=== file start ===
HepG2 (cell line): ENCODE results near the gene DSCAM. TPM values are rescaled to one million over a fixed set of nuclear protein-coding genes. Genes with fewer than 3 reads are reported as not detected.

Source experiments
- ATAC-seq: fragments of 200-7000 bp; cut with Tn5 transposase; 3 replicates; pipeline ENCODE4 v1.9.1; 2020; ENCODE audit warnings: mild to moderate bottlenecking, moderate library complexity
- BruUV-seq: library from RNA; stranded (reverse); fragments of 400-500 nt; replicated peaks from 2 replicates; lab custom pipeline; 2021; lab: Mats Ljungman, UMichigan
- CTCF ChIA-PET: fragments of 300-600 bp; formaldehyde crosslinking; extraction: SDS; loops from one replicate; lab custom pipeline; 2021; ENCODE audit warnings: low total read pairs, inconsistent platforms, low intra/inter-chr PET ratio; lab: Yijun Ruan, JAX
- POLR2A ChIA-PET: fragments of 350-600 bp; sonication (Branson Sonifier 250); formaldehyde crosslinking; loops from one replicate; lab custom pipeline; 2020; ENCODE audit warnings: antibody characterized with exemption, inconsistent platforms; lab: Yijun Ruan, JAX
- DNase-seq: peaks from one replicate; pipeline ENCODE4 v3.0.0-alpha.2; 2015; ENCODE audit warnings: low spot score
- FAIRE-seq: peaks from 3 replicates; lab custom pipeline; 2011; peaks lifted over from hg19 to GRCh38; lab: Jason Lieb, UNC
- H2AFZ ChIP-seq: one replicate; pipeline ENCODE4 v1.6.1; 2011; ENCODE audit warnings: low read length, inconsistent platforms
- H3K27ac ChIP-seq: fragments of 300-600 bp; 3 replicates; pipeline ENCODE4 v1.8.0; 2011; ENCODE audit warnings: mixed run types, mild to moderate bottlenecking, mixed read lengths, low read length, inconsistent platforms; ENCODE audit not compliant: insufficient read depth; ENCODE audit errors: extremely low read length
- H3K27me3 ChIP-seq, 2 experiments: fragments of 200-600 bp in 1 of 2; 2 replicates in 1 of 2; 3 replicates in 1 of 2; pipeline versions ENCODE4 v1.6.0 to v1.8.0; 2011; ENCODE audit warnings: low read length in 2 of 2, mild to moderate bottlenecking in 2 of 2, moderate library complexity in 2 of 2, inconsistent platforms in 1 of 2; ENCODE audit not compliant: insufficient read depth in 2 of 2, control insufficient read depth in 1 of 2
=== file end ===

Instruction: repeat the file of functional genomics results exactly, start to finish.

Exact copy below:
HepG2 (cell line): ENCODE results near the gene DSCAM. TPM values are rescaled to one million over a fixed set of nuclear protein-coding genes. Genes with fewer than 3 reads are reported as not detected.

Source experiments
- ATAC-seq: fragments of 200-7000 bp; cut with Tn5 transposase; 3 replicates; pipeline ENCODE4 v1.9.1; 2020; ENCODE audit warnings: mild to moderate bottlenecking, moderate library complexity
- BruUV-seq: library from RNA; stranded (reverse); fragments of 400-500 nt; replicated peaks from 2 replicates; lab custom pipeline; 2021; lab: Mats Ljungman, UMichigan
- CTCF ChIA-PET: fragments of 300-600 bp; formaldehyde crosslinking; extraction: SDS; loops from one replicate; lab custom pipeline; 2021; ENCODE audit warnings: low total read pairs, inconsistent platforms, low intra/inter-chr PET ratio; lab: Yijun Ruan, JAX
- POLR2A ChIA-PET: fragments of 350-600 bp; sonication (Branson Sonifier 250); formaldehyde crosslinking; loops from one replicate; lab custom pipeline; 2020; ENCODE audit warnings: antibody characterized with exemption, inconsistent platforms; lab: Yijun Ruan, JAX
- DNase-seq: peaks from one replicate; pipeline ENCODE4 v3.0.0-alpha.2; 2015; ENCODE audit warnings: low spot score
- FAIRE-seq: peaks from 3 replicates; lab custom pipeline; 2011; peaks lifted over from hg19 to GRCh38; lab: Jason Lieb, UNC
- H2AFZ ChIP-seq: one replicate; pipeline ENCODE4 v1.6.1; 2011; ENCODE audit warnings: low read length, inconsistent platforms
- H3K27ac ChIP-seq: fragments of 300-600 bp; 3 replicates; pipeline ENCODE4 v1.8.0; 2011; ENCODE audit warnings: mixed run types, mild to moderate bottlenecking, mixed read lengths, low read length, inconsistent platforms; ENCODE audit not compliant: insufficient read depth; ENCODE audit errors: extremely low read length
- H3K27me3 ChIP-seq, 2 experiments: fragments of 200-600 bp in 1 of 2; 2 replicates in 1 of 2; 3 replicates in 1 of 2; pipeline versions ENCODE4 v1.6.0 to v1.8.0; 2011; ENCODE audit warnings: low read length in 2 of 2, mild to moderate bottlenecking in 2 of 2, moderate library complexity in 2 of 2, inconsistent platforms in 1 of 2; ENCODE audit not compliant: insufficient read depth in 2 of 2, control insufficient read depth in 1 of 2